What is "swimmer's ear" or acute external otitis?

External otitis or "swimmer's ear" is an infection of the skin covering the outer ear and ear canal. Acute external otitis is commonly a bacterial infection caused by streptococcus, staphylococcus, or pseudomonas types of bacteria. The swimmer's ear infection is usually caused by excessive water exposure. When water collects in the ear canal (frequently trapped by wax), the skin will become soggy and serve as an inviting culture media for bacteria. Cuts or abrasions in the lining of the ear canal (for example, from cotton swab injury) can also predispose to bacterial infection of the ear canal.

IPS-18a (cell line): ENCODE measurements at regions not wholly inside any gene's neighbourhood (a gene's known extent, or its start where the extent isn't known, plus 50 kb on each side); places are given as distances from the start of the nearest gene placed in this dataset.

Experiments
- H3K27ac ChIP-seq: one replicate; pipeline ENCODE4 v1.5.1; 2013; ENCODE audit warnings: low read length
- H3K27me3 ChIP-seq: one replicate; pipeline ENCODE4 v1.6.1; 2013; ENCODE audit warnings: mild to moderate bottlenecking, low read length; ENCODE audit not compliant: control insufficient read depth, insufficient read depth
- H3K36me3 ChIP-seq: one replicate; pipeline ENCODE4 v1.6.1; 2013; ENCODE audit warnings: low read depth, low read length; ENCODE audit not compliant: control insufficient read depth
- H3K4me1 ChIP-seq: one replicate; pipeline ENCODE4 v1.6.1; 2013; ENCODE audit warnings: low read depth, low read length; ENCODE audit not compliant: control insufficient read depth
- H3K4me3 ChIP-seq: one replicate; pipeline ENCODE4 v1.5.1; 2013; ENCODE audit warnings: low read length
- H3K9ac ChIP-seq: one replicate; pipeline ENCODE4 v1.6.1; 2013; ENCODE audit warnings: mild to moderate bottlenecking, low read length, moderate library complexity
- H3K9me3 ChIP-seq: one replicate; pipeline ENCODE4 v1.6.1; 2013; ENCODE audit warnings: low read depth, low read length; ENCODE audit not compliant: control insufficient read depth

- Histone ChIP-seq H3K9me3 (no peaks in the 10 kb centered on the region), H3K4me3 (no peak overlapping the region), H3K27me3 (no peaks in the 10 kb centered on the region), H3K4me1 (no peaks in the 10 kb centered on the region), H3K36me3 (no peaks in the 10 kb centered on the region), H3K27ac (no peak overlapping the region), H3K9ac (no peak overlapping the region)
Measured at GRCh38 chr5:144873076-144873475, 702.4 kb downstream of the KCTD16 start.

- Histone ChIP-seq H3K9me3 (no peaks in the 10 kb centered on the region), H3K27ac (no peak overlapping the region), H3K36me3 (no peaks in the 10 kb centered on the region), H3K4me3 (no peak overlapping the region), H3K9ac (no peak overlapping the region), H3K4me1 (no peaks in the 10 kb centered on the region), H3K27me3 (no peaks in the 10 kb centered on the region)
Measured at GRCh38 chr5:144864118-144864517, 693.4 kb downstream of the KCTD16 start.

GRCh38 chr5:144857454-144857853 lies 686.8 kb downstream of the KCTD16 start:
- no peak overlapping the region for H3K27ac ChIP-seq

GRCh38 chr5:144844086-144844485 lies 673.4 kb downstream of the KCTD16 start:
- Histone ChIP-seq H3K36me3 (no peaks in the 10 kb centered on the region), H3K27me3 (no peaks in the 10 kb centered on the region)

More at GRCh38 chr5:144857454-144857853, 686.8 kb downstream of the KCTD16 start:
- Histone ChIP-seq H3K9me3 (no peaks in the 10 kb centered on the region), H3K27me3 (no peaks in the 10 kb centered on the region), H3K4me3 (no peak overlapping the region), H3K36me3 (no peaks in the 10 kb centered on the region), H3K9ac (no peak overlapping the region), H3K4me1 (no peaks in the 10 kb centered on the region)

What are the symptoms of swimmer's ear?

The first symptom of infection is that the ear will feel full, and it may itch. Next, the ear canal will swell and ear drainage will follow. At this stage the ear will be very painful, especially with movement of the outside portion of the ear. The ear canal can swell shut, and the side of the face can become swollen. Finally, the glands of the neck may enlarge, making it difficult or painful to open the jaw. People with swimmer's ear may experience a decreased capacity for hearing in the affected ear.